3. Close of business, Friday, radiation has been discovered over North Korea. What a shame the news did not come during the regular business week when the public might have taken more notice, demanding the promised action by the Bush administration.

  4. Toook almost a decade to look into this:
    WASHINGTON - Federal prosecutors in Arizona have opened a preliminary investigation of a camping trip Congressman Jim Kolbe, R-Ariz., took 10 years ago that included two teenage congressional pages, a Justice Department spokesman told NBC News. NBC News first reported on the camping and rafting trip on Tuesday.

    A spokesman for the Justice Department in Washington said that the U.S. attorney in Arizona has started a "preliminary assessment" of the trip, after an unidentified source made allegations about the congressman's behavior on the expedition.

    "The U.S. attorney is looking into allegations about the congressman taking a trip with the two pages," the spokesman said.

    Mr Kolbe!?!

    Lord have mercy!

    Those leaks just keep on drippin'

    Republican Values are gettin' pretty soggy, playin' with the Pages & camping with the "boys".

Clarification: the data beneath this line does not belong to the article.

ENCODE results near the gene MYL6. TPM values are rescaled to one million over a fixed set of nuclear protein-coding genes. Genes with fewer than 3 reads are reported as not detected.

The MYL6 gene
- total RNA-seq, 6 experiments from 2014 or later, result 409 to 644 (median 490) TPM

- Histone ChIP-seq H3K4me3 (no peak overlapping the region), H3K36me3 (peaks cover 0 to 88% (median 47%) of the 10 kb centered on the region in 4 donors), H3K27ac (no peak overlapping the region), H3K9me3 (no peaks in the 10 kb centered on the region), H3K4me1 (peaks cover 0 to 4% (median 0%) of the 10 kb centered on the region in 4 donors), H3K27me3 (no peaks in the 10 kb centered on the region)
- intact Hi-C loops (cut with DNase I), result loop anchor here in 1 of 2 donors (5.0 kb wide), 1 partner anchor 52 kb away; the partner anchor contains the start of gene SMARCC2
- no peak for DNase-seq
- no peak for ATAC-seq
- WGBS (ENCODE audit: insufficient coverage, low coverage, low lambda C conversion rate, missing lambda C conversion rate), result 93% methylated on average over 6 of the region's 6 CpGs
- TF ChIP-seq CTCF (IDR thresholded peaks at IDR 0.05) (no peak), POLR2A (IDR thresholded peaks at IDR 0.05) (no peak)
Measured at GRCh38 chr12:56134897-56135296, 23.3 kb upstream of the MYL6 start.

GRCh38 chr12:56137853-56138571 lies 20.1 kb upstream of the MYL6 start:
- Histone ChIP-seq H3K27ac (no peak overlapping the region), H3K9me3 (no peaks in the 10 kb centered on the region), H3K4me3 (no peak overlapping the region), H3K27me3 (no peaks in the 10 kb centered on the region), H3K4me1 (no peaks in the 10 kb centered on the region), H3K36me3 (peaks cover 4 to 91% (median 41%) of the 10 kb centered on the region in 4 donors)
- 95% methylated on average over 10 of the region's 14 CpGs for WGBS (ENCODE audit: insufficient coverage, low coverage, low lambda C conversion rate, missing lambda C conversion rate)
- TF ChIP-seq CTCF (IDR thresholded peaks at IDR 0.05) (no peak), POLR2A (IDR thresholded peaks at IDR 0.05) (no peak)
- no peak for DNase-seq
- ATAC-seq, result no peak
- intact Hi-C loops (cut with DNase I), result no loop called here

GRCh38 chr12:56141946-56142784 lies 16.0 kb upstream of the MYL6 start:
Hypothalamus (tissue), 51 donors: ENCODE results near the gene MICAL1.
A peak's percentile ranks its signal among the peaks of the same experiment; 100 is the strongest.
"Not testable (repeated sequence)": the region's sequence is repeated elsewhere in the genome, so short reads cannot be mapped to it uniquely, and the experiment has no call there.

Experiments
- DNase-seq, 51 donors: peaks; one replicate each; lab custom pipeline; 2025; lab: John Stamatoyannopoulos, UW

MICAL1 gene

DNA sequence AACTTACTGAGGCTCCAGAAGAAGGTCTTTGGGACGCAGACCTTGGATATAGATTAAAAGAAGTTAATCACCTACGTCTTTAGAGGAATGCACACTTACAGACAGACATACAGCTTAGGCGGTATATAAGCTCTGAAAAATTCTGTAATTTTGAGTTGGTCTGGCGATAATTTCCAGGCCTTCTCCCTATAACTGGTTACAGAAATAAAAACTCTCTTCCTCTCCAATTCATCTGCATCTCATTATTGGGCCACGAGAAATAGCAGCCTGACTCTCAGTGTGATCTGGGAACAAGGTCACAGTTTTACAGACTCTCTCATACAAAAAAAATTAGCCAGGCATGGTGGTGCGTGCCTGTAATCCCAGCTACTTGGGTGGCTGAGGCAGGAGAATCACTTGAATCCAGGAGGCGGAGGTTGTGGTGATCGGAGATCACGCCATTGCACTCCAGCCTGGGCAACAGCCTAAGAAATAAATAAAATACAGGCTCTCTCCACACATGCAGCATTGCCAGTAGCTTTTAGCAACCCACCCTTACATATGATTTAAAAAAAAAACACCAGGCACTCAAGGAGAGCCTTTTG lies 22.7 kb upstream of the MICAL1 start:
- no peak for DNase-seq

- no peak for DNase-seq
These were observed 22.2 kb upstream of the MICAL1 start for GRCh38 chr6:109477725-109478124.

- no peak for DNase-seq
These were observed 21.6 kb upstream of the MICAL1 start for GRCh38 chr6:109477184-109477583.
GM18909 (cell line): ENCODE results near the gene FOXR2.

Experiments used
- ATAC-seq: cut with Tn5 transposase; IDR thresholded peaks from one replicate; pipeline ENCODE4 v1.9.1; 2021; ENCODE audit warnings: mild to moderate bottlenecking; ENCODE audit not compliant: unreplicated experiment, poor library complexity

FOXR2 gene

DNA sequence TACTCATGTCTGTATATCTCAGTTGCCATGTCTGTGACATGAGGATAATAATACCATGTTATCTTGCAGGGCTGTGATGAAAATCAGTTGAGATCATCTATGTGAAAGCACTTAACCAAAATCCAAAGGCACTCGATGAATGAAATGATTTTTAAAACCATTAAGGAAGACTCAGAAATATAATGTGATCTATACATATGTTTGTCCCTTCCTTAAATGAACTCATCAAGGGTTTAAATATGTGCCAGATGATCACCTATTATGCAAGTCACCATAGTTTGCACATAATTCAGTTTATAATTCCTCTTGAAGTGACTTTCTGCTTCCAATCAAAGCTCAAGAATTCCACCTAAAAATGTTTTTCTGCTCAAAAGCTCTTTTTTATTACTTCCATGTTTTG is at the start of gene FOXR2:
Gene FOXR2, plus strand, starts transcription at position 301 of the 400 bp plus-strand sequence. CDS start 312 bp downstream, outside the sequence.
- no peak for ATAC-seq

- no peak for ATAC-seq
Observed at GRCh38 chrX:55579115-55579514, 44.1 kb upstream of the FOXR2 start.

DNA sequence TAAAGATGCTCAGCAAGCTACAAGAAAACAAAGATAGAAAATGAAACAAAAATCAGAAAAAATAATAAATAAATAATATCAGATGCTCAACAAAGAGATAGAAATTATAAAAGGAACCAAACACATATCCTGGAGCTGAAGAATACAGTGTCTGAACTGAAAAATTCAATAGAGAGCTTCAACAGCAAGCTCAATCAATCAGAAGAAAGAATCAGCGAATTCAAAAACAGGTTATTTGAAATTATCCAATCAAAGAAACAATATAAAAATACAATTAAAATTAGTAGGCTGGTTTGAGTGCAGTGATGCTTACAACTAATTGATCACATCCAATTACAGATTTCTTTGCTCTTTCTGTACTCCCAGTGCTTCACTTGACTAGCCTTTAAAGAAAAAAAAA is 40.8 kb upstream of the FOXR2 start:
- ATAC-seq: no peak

A Colorado river trip through the Grand Canyon

    Just how crowded is that Republican closet?

  5. Rufus,
    Took 'em 28 days to decide they needed a Men's Department.

  6. In the Grand Canyon, or the Congress, habu?

    Associated Press Writer

    CHARLOTTE, N.C. (AP) -- A congressman in the thick of a tough re-election battle demanded Friday that The Wall Street Journal correct and retract statements in an article that said he slipped projects benefiting his own business interests into the federal budget, a claim he called libelous.

    Rep. Charles Taylor said he would sue the newspaper if it does not meet his demands, made in a letter written by Asheville lawyer Robert B. Long Jr. and released by Taylor's office.

    Taylor is demanding that the Journal retract a front-page article published Wednesday titled "Seat in Congress Helps Mr. Taylor Help His Business." It said he added "earmarks" to legislation to widen two highways near property he owns, to give millions to nonprofit groups run by his business partners and supporters, and to provide $3.8 million for a park in front of a downtown Asheville bank he owns.

    Written by John R. Wilke, the story cited congressional, corporate and real-estate records. Taylor described it as "full of misinformation and unsupported falsehoods."